CORAL GABLES, Fla. — Mike James has had a less-than-glamorous role for much of his career in the Miami backfield. He's the guy the Hurricanes have often asked to get the hardest of yards, the something-and-short situations, the plays where multiple opponents will be involved in the inevitable collisions somewhere around the line of scrimmage.
Last weekend, James had his moment to shine.
And a breakthrough win for the Hurricanes may go down as a breakout game for the senior running back.
James had career-highs in carries (15), yards (89), rushing touchdowns (three) and total touchdowns (four) in Miami's wild 42-36 overtime win over Georgia Tech, a game where the Hurricanes scored the first 19 points, then allowed 36 in a row, and somehow rallied to score the final 23 points of the day.
Entering Saturday, the 42nd game of his college career, James never had a rushing touchdown of more than seven yards. He more than doubled that twice against Georgia Tech alone, first with a 15-yarder to get Miami within a touchdown in the fourth quarter, then a 25-yard carry around the left side to win it in overtime.
"It's always a good moment to break away from the defense and really take advantage of the defense," said James, whose average touchdown run was 2.5 yards before Saturday's outburst. "I enjoyed it. I thought I ran well. I did some things well and I thought the coaches did the great job of putting us in positions to do well, and I'm just happy that I was able to take advantage of the situation."
He was hardly the only hero for Miami last weekend.
James had four touchdowns and Stephen Morris passed for 436 yards — and they weren't even among the Miami players honored with player-of-the-week awards by the Atlantic Coast Conference on Monday, those honors going to receiver Phillip Dorsett (184 yards on nine catches, both career-highs) and linebacker Eddie Johnson (a fourth-down tackle at the Miami 2 in overtime to stop Georgia Tech).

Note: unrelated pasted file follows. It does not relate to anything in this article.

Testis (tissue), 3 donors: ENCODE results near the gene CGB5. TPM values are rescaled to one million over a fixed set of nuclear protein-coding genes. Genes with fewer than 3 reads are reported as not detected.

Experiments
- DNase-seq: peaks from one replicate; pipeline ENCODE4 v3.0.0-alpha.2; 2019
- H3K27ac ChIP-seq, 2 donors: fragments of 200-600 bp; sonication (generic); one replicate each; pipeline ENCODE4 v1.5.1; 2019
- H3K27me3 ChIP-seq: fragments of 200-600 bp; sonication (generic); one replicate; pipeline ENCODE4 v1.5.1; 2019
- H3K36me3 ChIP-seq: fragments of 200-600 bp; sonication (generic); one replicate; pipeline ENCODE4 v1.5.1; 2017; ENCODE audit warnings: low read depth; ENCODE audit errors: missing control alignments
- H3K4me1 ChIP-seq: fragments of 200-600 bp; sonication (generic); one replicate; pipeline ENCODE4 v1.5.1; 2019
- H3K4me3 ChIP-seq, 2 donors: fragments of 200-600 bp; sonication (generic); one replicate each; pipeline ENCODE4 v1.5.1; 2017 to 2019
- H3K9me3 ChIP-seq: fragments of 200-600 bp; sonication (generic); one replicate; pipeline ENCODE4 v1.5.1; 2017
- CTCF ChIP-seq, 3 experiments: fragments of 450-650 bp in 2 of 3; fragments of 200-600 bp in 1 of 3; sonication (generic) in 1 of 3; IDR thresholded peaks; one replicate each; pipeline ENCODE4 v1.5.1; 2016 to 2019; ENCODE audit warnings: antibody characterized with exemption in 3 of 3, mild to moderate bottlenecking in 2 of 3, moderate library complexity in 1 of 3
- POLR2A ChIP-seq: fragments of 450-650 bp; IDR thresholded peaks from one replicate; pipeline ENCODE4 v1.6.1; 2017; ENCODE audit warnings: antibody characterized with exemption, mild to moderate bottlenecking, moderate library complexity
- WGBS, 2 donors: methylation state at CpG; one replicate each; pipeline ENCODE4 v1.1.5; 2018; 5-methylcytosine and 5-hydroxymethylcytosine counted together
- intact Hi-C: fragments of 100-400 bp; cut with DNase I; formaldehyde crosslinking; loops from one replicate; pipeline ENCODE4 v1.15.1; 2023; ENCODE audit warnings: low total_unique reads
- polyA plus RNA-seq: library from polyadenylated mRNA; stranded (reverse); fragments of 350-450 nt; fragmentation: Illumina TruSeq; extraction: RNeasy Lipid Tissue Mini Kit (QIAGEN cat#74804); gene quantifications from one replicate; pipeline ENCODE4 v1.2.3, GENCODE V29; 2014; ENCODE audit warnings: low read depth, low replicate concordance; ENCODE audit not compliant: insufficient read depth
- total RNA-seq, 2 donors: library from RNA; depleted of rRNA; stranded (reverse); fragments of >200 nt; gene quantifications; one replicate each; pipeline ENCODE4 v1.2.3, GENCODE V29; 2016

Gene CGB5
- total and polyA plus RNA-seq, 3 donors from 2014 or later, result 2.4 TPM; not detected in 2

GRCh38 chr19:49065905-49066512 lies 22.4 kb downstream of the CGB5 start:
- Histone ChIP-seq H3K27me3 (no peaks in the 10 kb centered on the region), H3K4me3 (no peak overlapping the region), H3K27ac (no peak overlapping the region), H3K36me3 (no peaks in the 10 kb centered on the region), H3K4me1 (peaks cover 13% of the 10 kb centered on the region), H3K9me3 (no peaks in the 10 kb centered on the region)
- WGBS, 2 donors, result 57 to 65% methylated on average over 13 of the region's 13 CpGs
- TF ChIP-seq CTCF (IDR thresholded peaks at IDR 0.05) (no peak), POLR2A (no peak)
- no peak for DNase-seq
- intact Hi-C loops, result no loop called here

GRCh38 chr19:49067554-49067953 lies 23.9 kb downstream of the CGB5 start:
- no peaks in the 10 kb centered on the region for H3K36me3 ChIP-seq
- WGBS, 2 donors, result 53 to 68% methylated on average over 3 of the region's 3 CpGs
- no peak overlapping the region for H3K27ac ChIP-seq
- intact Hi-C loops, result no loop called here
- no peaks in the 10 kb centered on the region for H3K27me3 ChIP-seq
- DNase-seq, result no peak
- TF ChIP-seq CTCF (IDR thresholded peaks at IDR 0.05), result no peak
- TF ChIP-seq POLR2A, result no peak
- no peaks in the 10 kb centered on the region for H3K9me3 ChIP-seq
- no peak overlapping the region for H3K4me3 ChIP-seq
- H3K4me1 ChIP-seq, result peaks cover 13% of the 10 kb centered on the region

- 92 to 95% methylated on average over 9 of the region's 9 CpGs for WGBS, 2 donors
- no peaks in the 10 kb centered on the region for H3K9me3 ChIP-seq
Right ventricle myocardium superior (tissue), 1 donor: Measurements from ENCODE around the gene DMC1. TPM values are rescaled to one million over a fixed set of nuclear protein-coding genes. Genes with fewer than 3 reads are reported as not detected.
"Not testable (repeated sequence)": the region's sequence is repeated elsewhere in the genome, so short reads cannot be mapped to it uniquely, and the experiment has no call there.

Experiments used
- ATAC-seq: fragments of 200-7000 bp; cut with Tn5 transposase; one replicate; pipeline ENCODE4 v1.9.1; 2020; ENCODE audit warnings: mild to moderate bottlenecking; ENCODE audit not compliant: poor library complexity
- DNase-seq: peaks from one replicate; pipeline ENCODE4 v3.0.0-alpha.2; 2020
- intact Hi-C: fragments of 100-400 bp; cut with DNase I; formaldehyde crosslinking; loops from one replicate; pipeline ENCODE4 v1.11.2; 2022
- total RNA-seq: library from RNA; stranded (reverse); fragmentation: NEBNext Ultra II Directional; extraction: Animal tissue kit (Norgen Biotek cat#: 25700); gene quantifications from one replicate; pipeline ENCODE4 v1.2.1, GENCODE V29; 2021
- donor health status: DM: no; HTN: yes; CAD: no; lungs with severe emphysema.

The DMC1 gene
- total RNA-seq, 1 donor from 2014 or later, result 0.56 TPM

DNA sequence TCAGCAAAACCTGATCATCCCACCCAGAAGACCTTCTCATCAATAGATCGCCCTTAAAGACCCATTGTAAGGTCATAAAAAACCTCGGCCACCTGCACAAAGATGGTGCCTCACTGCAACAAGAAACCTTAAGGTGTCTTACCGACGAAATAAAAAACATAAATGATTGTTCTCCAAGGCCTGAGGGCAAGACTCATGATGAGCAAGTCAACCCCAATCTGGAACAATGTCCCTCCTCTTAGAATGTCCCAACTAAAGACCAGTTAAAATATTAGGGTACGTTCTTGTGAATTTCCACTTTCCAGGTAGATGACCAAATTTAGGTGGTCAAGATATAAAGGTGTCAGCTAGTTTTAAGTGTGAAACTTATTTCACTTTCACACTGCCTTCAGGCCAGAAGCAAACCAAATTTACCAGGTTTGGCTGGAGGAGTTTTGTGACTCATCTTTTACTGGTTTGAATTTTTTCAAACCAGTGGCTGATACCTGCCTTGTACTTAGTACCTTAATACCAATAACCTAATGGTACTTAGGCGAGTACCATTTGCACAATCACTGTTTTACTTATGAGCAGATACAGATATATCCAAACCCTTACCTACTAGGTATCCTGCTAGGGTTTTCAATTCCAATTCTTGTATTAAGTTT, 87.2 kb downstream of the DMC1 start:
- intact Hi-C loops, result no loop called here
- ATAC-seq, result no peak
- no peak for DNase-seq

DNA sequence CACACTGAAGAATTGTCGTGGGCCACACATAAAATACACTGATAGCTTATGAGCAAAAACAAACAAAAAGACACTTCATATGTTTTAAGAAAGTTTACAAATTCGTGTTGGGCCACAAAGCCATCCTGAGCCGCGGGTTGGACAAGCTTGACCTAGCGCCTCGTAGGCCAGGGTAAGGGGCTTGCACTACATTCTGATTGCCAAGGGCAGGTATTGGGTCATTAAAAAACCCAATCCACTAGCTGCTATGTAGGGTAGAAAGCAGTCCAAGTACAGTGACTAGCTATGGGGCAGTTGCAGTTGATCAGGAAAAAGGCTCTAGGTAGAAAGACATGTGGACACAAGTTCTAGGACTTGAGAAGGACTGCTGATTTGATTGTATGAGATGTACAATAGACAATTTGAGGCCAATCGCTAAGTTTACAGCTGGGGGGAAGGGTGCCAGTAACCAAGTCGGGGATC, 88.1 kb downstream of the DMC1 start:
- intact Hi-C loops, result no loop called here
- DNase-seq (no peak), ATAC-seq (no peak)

"That's what our team is about," James said. "The playmakers made plays, and everybody just stepped up and did a part to win the game. No single person can take credit for the wins we got. It's all been a team-effort, team-driven."
James was among the 11 Football Bowl Subdivision players across the country honored last week by Allstate for his commitment to community service while maintaining a strong academic standing.
He was surprised with that award. Friends of his weren't surprised to see his big game, however.
"I know what he can do with the ball," said former Miami back Lamar Miller, a three-year teammate of James with the Hurricanes and now a rookie with the Miami Dolphins. "So I wasn't surprised when he broke those two long runs."
By Monday afternoon, James was already leery of talking too much about what the Hurricanes did against Georgia Tech. In strict accordance with Miami's 24-hour rule — the mandate is for outcomes to be forgotten about in 24 hours, win or lose — James said his mind was already on this Saturday when the Hurricanes (3-1, 2-0 ACC) will host North Carolina State (3-1, 0-0).
It's only fair that the Hurricanes had moved on to the Wolfpack, since they, in turn, were already thinking about Miami on Monday, with coach Tom O'Brien raving about the Miami backfield combination of James and freshman Duke Johnson.
"Typical Miami," O'Brien said. "Great speed, great athleticism, change of direction, power, explosiveness. The tailbacks, James and Johnson, guys in their offense, if they get the football, they can go all the way with it, so you've got to tackle them and you've got to get them on the ground."
Here's how good James was last weekend: Johnson had 200 more all-purpose yards, and almost seemed to be having a quiet afternoon.
Sure, Johnson is leading the nation by averaging 209.5 all-purpose yards per game. But the Hurricanes were hoping for a day like the one James had against Georgia Tech, if for no other reason than it should keep opponents guessing.
"I think we have a great running back duo," Morris said. "We can send in Mike and Duke at the same time, and really have defenses on their heels. They won't know what we're going to do."
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